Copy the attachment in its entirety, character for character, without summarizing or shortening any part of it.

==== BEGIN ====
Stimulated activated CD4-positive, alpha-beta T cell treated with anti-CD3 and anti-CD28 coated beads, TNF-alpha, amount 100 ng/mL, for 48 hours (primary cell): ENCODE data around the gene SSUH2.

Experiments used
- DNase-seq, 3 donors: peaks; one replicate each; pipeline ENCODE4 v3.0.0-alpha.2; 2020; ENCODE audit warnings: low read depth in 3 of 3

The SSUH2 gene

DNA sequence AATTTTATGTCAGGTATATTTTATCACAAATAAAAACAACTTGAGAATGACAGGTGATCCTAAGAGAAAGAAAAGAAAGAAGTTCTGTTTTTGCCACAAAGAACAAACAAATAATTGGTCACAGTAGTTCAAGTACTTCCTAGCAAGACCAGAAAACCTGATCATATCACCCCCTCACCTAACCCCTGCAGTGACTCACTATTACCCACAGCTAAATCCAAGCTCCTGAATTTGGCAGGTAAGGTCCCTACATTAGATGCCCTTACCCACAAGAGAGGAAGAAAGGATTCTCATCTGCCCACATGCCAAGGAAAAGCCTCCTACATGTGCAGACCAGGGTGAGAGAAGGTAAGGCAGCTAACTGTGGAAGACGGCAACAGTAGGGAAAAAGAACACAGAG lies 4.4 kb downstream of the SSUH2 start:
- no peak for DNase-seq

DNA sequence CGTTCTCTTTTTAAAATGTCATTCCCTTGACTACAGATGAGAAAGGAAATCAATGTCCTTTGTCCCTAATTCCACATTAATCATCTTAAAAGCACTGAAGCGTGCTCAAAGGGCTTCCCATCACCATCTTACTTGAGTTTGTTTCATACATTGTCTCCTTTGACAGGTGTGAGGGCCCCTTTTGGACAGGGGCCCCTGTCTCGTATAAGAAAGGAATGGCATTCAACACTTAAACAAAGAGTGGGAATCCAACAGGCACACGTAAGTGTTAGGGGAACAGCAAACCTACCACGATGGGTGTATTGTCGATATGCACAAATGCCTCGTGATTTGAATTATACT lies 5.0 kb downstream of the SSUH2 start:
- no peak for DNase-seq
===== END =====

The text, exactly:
Stimulated activated CD4-positive, alpha-beta T cell treated with anti-CD3 and anti-CD28 coated beads, TNF-alpha, amount 100 ng/mL, for 48 hours (primary cell): ENCODE data around the gene SSUH2.

Experiments used
- DNase-seq, 3 donors: peaks; one replicate each; pipeline ENCODE4 v3.0.0-alpha.2; 2020; ENCODE audit warnings: low read depth in 3 of 3

The SSUH2 gene

DNA sequence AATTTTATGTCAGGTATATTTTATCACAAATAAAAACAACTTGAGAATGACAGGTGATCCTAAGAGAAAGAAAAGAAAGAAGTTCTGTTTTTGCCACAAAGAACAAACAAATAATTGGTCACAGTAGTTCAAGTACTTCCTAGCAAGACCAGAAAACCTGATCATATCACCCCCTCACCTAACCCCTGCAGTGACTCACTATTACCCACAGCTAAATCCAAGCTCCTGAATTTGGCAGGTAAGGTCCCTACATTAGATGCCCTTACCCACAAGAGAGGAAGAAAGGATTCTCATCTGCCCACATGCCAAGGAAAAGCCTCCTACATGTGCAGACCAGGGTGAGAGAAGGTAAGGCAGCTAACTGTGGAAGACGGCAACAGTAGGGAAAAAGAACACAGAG lies 4.4 kb downstream of the SSUH2 start:
- no peak for DNase-seq

DNA sequence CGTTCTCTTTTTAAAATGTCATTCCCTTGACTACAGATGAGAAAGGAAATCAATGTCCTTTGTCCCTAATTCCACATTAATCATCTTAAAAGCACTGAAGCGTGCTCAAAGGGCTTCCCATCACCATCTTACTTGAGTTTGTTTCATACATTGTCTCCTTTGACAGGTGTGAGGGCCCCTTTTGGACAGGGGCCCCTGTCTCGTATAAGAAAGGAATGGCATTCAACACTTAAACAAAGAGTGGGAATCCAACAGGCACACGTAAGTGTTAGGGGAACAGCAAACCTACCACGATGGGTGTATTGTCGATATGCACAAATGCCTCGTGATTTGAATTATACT lies 5.0 kb downstream of the SSUH2 start:
- no peak for DNase-seq